Which of the following do you think was the funding priority of the Democratic majority for the recently completed legislative session in Colorado: yet another study on bees or grants for schools to help kids learn math?
If you guessed the bees, you must have the sneaking suspicion that our state’s spending priorities simply don’t add up. And you’d be right.
The bill to help kids with math learning loss was killed at the end of the legislative session.
Budgets send an important message about the priorities of our elected leaders — both in what they fund as much as what they don’t fund. In the case of kids who can count or bees who can buzz, the former lost out to the latter.
Statewide, less than a quarter (24%) of sixth graders are meeting grade-level expectations in math according to the latest state academic assessments. That’s down from 29.5% in 2019. Students lost ground during COVID-19, but we can all agree that even before COVID-19 our students’ lack of proficiency in math was a significant problem.
And, indeed, a group of bipartisan legislators agreed that improving math achievement is critical. Their legislation — House Bill 1396 — would have provided targeted grants to schools to implement best practices in math instruction and accelerate math achievement.
The bill was sponsored by the House Education Chair, State Rep. Barbara McLachlan (D-Durango), and the top Republican on the House Education Committee, State Rep. Colin Larson (R-Littleton). When they presented the bill, it received praise from legislators in both parties and won unanimous support from the House Education Committee.
As Rep. Larson said, “math learning loss has tragic long-term consequences, as it directly leads to kids losing opportunities for high-paying tech and science-based jobs in Colorado.”
Policymakers and proponents of the bill recognized that this is about more than just test scores. Students lose a love for math when they fall behind, and they stop trying. As a result, thousands of students are shut out from later opportunities for high-paying STEM jobs that depend on solid quantitative skills.
Yet rather than address this critical problem, Democratic legislative leadership, who control the state’s purse strings, instead funded other priorities — like the bee study.
I have nothing against bees. In fact, my husband and I are beekeepers. We are grateful to the bees for providing us with delicious, organic honey and for their important contribution to our local ecology.
What I can’t fathom is passing a new state law to spend nearly $200,000 in taxpayer funds to complete yet another study on bees, while choosing not to allocate a single penny toward helping the roughly 130,000 students in grades 3-through-8 that are behind in math.
There is already a significant amount of research on pollinating insects being conducted by the esteemed institutions of higher education and research laboratories in Colorado. On the other hand, the government is the only funder of public education.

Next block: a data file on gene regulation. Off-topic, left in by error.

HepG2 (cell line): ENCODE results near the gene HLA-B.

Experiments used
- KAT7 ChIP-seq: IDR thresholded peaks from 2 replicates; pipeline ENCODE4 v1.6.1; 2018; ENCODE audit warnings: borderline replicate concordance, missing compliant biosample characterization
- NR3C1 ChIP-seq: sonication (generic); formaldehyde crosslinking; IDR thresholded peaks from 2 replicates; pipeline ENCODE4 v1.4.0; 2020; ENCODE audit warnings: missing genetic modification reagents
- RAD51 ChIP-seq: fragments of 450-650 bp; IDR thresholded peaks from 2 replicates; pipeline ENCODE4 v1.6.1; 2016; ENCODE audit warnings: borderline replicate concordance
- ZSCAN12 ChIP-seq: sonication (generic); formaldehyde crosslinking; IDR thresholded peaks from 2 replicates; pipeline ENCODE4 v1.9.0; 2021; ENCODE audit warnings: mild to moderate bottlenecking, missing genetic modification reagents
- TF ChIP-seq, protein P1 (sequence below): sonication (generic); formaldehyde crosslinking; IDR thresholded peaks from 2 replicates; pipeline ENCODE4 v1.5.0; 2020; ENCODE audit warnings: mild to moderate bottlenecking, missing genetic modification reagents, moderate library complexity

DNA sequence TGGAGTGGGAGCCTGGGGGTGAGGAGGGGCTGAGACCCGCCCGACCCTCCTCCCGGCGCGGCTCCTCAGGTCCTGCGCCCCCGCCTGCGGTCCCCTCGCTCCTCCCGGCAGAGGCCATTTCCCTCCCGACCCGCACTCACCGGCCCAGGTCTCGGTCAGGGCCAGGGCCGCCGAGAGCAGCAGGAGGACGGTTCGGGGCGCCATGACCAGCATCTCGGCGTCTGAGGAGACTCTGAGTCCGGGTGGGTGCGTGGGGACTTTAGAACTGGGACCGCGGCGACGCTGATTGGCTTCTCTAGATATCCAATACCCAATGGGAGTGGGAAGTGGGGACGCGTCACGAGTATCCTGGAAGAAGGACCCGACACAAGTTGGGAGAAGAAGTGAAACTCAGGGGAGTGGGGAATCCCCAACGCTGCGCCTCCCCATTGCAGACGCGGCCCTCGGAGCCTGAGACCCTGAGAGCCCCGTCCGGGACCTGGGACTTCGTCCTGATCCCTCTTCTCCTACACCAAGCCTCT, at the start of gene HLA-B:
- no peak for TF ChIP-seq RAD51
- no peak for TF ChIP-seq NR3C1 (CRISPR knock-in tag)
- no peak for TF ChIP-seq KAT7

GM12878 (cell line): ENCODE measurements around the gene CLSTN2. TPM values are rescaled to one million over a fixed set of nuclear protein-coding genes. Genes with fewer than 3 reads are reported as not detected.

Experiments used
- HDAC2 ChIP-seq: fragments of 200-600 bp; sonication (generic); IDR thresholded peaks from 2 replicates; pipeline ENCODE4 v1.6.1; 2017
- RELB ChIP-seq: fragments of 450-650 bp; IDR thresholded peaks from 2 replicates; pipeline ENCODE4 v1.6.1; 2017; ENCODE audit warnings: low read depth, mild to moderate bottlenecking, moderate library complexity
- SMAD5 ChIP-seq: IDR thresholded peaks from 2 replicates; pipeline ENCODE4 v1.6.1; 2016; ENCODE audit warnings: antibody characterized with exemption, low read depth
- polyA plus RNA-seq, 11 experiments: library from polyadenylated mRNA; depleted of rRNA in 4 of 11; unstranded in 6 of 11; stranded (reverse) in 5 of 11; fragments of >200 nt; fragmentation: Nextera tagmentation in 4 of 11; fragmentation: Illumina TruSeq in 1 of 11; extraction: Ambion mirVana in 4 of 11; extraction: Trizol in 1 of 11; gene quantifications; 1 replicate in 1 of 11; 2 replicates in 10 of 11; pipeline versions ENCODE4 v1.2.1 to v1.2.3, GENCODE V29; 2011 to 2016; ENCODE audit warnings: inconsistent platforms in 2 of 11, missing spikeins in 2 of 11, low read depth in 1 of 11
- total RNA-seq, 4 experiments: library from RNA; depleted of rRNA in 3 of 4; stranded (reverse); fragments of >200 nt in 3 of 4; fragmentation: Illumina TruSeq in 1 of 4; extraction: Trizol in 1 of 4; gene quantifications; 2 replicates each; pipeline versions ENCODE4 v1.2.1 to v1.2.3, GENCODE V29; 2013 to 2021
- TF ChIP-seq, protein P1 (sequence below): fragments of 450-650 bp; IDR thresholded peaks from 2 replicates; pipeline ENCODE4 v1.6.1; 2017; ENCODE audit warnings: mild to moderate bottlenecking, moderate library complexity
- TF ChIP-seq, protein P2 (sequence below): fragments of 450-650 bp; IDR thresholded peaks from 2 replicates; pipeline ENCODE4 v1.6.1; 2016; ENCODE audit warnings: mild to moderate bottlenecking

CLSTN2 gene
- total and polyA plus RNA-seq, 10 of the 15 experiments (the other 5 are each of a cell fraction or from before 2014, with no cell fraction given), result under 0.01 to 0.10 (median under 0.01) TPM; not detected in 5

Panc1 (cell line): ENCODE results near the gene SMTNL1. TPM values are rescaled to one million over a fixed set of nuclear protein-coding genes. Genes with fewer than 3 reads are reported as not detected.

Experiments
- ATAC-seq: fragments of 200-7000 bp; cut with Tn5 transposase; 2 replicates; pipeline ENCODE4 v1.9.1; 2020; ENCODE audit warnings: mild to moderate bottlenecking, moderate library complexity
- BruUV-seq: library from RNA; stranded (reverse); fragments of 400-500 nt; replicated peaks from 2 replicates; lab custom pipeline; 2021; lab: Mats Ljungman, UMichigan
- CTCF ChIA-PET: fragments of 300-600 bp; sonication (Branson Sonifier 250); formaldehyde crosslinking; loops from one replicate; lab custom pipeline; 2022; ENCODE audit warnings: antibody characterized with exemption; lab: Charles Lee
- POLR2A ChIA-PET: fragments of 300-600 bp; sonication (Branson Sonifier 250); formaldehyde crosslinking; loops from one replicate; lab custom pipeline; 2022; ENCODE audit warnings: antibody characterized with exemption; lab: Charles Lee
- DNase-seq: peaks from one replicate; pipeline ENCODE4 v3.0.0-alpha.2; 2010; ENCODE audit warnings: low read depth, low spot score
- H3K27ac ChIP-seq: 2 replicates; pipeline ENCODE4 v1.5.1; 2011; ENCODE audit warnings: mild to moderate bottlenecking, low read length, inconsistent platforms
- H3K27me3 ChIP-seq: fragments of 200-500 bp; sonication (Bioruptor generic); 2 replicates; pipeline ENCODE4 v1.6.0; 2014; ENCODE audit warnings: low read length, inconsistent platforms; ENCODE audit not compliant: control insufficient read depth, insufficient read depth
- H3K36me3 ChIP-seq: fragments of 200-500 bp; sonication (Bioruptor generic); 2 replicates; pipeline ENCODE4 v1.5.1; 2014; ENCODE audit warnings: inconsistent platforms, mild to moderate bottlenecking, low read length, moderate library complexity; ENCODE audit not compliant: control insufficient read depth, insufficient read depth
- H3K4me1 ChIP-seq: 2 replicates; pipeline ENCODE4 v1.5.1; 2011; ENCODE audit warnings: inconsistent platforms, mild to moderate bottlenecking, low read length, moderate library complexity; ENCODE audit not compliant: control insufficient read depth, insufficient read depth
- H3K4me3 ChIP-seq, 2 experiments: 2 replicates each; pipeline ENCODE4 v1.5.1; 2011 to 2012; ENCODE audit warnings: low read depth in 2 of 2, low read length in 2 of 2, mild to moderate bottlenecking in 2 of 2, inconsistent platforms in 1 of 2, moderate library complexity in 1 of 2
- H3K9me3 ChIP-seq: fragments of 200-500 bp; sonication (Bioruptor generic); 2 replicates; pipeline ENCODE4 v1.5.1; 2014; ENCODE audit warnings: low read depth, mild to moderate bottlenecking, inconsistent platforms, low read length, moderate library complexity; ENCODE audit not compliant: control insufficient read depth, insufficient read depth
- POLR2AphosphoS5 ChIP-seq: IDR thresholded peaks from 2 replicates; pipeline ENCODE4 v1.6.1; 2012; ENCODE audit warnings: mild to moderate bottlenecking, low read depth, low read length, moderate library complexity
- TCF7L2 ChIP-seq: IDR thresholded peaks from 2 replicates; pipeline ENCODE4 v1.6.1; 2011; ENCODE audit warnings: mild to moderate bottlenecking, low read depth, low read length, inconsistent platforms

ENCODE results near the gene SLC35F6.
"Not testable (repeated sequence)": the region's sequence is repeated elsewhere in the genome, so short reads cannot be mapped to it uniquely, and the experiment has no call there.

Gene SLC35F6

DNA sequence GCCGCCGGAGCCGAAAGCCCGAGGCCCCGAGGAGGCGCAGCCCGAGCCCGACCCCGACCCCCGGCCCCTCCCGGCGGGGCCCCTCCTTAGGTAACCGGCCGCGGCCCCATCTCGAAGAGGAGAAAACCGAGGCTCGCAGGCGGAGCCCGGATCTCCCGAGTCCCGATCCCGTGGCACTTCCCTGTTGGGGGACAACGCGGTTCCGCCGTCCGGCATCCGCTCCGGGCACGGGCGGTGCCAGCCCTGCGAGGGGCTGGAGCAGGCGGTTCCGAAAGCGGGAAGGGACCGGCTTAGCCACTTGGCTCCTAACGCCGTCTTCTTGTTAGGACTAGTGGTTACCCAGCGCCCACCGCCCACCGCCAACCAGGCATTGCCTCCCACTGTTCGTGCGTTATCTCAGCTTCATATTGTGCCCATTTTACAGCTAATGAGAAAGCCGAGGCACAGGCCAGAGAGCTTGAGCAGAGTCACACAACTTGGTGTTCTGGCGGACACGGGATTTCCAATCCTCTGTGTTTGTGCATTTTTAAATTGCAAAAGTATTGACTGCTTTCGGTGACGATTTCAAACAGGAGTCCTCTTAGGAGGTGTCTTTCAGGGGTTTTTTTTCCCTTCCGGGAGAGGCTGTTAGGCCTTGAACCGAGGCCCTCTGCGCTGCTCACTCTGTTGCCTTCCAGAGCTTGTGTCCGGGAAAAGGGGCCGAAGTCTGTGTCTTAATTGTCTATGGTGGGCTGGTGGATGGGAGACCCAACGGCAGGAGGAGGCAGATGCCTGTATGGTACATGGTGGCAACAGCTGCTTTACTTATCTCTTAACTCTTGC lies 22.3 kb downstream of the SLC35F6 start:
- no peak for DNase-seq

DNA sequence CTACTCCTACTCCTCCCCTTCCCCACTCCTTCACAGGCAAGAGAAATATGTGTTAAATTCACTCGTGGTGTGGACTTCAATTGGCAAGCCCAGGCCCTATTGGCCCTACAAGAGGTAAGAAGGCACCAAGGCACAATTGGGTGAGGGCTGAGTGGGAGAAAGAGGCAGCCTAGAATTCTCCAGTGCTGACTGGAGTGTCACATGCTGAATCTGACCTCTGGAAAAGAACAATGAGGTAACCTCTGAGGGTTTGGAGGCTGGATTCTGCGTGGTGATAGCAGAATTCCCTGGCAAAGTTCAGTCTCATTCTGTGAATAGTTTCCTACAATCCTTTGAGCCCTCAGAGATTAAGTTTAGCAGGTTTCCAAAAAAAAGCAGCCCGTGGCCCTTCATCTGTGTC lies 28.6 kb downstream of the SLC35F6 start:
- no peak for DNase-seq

As a state, we have invested more than a quarter of a billion dollars in the past decade to help schools implement science-based reading instruction to improve literacy. That is important work. Kids needs to know how to read.
They also need to know how to do math and supporting schools to use science-based tactics to accelerate math learning would be a big step forward.
And, in case you think I’m cherry picking one random spending example, there are plenty of others, with a wide range of price tags. The Legislature also chose, for instance, to spend $28 million on free RTD rides, $12 million on electric bikes and $10 million on incentivizing marijuana growers to use renewable energy.
Even if those are worthwhile policy pursuits, spending millions on bees and bikes, while spending $0 to support students failing in math, seems off balance. Particularly when recent research from Harvard that found racial and socio-economic achievement gaps in math widened the most in areas where low-income students had their schools closed for longer periods of time during the pandemic.
Students who were already behind in math prior to COVID-19 suffered the biggest negative impacts when they couldn’t attend school in-person during the pandemic. It’s baffling that fixing the deep inequities exacerbated by COVID-19 somehow wasn’t a priority for our legislative leadership this year.
They chose the bees — and numerous other pet projects — over kids, deciding to kill a bipartisan bill that provided a solution to a problem affecting hundreds of thousands of kids.
Want to help protect bees? Raise some of your own or plant some sunflowers.
But don’t stiff the kids instead.
Brenda Dickhoner, Ph.D., is president and CEO of Ready Colorado, an education-reform advocacy organization that believes all children have a right to a high-quality education.